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Studio: international art — 42.1908

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Studio- Talk


air-brush, which must give very deli-
cate results ; but the end will justify
the means, and in art all means are
good, because they help us to variety.

Stencil - making requires a great
deal of forethought, particularly with
several plates, and a very nice pre-
cision in fitting these together. In a
word, to make a good stencil, one
wants, besides a pen-knife and a
brush, prevision and precision, some
invention, and a lot of patience.
If you succeed, you have produced
a work of art which you can multi-
ply at will, but which, nevertheless,
need never become common; for
each example is a separate creation
of chosen colour and tone, and will
contain variations in proportion to
your personality; and this variation
due to temperament is of the essence
of art, and should make the collect-
ing of stencils also an art requiring
more than usual connoisseurship.
I am,

Yours sincerely,

-r, Norman Garstin.


also be taken to avoid loose and disconnected
parts, which will rip up and break off when the
brushwork begins. A good design is tied together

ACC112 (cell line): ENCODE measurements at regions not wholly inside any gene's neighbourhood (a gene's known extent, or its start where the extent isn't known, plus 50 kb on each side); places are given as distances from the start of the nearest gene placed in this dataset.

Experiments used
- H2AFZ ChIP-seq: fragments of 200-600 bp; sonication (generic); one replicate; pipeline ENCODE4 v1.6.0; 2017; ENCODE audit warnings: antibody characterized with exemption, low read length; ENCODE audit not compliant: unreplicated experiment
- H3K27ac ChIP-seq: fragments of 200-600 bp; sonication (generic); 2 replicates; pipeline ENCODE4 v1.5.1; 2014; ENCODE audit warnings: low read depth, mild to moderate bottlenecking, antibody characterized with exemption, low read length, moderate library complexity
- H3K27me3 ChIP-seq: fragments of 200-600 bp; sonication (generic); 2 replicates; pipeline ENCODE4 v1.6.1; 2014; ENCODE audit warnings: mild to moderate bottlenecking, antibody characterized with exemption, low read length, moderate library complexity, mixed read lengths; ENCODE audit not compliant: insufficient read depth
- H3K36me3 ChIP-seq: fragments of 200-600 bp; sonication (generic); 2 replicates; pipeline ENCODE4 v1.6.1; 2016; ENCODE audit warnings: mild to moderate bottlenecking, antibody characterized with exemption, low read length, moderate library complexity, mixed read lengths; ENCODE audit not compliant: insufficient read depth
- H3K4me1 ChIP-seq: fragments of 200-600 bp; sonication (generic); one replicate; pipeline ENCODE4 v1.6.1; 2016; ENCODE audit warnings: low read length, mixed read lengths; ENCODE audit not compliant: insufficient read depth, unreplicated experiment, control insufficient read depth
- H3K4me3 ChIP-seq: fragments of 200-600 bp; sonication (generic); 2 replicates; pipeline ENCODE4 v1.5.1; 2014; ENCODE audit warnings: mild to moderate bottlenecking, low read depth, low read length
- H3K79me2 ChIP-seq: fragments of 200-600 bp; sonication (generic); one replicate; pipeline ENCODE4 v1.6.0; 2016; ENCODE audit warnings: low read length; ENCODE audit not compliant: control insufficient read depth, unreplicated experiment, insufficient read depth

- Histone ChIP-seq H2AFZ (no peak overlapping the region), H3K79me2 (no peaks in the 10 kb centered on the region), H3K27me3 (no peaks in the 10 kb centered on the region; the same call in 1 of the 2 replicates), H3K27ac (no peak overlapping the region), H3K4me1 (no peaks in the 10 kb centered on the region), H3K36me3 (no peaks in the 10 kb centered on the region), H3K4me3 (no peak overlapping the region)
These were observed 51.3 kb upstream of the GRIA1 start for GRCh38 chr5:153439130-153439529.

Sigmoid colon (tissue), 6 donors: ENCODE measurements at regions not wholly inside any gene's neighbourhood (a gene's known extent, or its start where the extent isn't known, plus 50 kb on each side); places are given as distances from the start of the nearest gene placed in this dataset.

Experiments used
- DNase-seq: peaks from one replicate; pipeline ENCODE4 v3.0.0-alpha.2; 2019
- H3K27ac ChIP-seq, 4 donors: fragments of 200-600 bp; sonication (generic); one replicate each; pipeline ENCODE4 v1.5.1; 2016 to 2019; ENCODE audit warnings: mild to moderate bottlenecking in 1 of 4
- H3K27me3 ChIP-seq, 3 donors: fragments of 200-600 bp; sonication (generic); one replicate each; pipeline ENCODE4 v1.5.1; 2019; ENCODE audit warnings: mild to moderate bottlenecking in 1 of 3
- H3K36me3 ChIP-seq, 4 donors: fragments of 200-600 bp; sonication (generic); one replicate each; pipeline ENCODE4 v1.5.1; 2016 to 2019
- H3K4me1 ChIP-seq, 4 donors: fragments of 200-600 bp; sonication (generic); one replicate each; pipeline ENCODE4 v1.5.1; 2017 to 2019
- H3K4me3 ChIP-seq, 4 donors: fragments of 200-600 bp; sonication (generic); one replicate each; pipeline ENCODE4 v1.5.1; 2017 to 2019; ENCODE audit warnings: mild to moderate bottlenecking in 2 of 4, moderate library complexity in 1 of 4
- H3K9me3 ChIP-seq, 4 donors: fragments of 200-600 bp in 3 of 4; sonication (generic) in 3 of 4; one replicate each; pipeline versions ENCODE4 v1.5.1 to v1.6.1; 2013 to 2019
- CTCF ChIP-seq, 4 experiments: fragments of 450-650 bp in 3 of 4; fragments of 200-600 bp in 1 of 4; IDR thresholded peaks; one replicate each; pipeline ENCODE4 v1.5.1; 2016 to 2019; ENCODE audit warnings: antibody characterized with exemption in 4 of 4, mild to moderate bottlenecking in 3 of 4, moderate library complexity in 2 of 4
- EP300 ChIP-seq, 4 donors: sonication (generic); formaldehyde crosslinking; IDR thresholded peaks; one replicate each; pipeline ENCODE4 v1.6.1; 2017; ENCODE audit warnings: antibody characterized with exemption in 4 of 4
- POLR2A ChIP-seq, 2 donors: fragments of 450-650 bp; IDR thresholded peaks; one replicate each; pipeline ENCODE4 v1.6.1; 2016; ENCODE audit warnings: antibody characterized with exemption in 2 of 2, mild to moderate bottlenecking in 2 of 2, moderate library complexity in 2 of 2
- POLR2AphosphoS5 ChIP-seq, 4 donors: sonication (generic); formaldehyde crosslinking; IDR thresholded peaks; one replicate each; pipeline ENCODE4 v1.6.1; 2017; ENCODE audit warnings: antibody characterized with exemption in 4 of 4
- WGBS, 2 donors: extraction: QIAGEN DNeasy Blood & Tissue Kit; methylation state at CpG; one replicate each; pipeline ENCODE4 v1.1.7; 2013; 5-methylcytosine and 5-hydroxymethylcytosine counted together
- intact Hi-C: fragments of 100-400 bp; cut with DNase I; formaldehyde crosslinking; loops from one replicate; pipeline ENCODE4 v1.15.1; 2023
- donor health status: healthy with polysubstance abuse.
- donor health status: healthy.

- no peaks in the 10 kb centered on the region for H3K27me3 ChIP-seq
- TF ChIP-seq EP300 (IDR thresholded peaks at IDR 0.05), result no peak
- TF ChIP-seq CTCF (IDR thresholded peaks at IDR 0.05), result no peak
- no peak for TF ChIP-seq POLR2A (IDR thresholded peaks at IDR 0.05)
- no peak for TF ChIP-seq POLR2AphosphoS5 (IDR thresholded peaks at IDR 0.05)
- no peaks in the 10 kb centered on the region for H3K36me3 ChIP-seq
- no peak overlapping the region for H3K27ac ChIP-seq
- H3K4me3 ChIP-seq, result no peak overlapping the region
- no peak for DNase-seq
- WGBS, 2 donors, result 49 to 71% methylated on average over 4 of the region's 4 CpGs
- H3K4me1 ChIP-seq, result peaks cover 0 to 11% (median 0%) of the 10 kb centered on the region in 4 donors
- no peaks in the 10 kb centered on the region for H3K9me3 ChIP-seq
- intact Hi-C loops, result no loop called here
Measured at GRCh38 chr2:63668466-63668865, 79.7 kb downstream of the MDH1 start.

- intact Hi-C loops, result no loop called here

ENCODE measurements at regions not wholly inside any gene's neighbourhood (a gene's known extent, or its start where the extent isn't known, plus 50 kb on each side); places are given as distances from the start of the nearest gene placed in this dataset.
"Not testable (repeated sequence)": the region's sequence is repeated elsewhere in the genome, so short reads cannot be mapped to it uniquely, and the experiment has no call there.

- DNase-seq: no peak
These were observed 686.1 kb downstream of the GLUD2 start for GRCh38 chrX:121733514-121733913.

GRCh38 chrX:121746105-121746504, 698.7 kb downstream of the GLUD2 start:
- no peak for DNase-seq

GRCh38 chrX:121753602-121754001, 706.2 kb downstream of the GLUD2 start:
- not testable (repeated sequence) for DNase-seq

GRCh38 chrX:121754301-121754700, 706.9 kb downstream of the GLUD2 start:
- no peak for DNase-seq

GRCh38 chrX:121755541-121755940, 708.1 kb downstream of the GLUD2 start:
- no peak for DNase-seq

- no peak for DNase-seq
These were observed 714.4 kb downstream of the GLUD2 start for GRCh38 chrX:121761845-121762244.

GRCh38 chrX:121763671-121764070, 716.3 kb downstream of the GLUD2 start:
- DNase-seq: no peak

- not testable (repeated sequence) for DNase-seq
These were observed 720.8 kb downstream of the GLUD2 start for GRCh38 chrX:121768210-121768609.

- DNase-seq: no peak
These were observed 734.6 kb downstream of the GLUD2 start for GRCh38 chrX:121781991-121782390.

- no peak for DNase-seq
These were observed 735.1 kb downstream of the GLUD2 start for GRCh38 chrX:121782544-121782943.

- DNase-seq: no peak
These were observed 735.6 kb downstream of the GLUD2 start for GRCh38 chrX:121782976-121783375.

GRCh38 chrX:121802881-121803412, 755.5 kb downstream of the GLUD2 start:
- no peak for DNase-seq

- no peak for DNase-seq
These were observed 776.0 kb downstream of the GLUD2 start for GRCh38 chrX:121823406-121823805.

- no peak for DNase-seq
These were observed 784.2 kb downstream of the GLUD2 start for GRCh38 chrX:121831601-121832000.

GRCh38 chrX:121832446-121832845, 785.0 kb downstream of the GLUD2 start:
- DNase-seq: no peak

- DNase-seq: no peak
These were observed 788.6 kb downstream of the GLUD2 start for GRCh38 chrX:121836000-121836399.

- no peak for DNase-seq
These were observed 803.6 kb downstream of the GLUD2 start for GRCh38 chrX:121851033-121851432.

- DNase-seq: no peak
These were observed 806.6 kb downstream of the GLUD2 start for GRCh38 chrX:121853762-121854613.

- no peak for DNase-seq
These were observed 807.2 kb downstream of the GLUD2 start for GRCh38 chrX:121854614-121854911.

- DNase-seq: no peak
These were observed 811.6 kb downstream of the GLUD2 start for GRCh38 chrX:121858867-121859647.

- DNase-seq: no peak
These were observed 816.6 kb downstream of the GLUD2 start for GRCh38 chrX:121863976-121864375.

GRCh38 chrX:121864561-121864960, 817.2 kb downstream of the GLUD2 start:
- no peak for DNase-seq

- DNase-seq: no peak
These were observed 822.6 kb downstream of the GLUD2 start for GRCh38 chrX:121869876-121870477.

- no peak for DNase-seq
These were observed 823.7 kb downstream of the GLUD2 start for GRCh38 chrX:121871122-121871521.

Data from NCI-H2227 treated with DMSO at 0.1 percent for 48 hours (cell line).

by the very parts that render it beautiful in com-
position. In using several plates of course the
greatest care must be taken to make them coincide,
but experience will show that, even when they are
exact in edge, the brushwork either leaves an
interval or else overlaps ; therefore for this some
allowance must be made.

In stencil-cutting I use tough drawing-paper, lay
it on glass, and cut with a sharp-pointed knife,
reinforce weak, delicate parts, and paint it with
knotting or some such varnish to further strengthen
it. This necessity for strength of course vanishes if
you use the air-brush or the syringe recommended
by Herr Jungnickl; but for brushwork—and the
brush has its charm as well as its faults —it is
necessary to have plates of some power of resistance.
I generally use oil colour as being more manage-
able than water colour; but it must be used very
sparingly, rubbing steadily until the colour gently
stains the paper; this leaves a very delicate edge,
and it is possible to graduate your tones to any
extent. I confess I have no experience of the


(From our Own Correspondents.)

LONDON.—The Annual Exhibition of Arts
and Crafts at the Baillie Gallery, held
just before Christmas, has never been
of a higher standard. The Voysey
room, devoted entirely to work carried out from
designs by Mr. C. F. Voysey, and the beautiful
display of Martin-ware made the exhibition par-
ticularly rich in decorative work of distinction. A
room of drawings by Miss Pamela Colman Smith
re-introduced that artist in a new phase, or rather
the further development of a recent phase. Her
music pictures, which are drawn under the influence
of music, in concert rooms and at other times, have
the qualities of mystery and rhythm which are derived
from this rare source. A set of twelve- etchings by
Mr. Gordon Craig, on view in these galleries, were
confined to plates suggesting highly imaginative
scenes which he hopes to re-create with the illusion
of stage-craft in the modern theatre. Meanwhile
we are glad to see these plans preserved thus by
plates which in themselves are of great artistic